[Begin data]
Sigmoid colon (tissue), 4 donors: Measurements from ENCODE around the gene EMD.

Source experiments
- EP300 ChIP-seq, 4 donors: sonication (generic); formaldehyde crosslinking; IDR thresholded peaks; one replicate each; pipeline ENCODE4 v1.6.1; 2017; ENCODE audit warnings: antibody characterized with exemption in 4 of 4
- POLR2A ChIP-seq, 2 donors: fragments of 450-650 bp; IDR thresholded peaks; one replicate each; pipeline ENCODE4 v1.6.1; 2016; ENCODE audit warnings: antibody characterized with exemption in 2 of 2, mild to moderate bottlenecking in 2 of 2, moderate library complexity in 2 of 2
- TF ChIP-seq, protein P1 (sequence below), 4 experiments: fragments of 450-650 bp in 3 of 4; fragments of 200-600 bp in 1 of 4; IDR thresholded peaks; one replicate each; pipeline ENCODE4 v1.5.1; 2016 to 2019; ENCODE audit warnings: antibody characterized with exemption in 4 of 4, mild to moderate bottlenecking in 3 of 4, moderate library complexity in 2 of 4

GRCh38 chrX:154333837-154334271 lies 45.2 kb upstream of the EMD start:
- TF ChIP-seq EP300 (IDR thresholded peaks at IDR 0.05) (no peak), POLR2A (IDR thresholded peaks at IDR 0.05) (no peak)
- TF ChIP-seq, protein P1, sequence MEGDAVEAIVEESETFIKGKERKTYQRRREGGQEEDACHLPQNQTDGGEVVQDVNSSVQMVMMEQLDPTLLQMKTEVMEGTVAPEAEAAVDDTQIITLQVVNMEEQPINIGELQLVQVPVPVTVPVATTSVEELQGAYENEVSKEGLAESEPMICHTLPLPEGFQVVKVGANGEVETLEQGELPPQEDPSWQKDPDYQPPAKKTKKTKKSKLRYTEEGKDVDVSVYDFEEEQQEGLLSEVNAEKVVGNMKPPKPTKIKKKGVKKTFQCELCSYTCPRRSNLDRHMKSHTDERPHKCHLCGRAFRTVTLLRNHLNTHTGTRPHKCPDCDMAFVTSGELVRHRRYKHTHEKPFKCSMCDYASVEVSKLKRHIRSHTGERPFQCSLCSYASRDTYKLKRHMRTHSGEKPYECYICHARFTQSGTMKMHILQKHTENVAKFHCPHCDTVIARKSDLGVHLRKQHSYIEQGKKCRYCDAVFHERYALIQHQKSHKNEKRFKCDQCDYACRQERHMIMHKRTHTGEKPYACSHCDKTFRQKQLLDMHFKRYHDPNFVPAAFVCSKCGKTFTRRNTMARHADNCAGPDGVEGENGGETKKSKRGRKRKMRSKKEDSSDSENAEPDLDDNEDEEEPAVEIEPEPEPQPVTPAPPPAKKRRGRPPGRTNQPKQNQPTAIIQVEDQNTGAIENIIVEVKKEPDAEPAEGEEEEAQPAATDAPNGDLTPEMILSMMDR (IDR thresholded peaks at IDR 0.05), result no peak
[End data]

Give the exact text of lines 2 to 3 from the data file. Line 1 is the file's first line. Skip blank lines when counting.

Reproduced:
Source experiments
- EP300 ChIP-seq, 4 donors: sonication (generic); formaldehyde crosslinking; IDR thresholded peaks; one replicate each; pipeline ENCODE4 v1.6.1; 2017; ENCODE audit warnings: antibody characterized with exemption in 4 of 4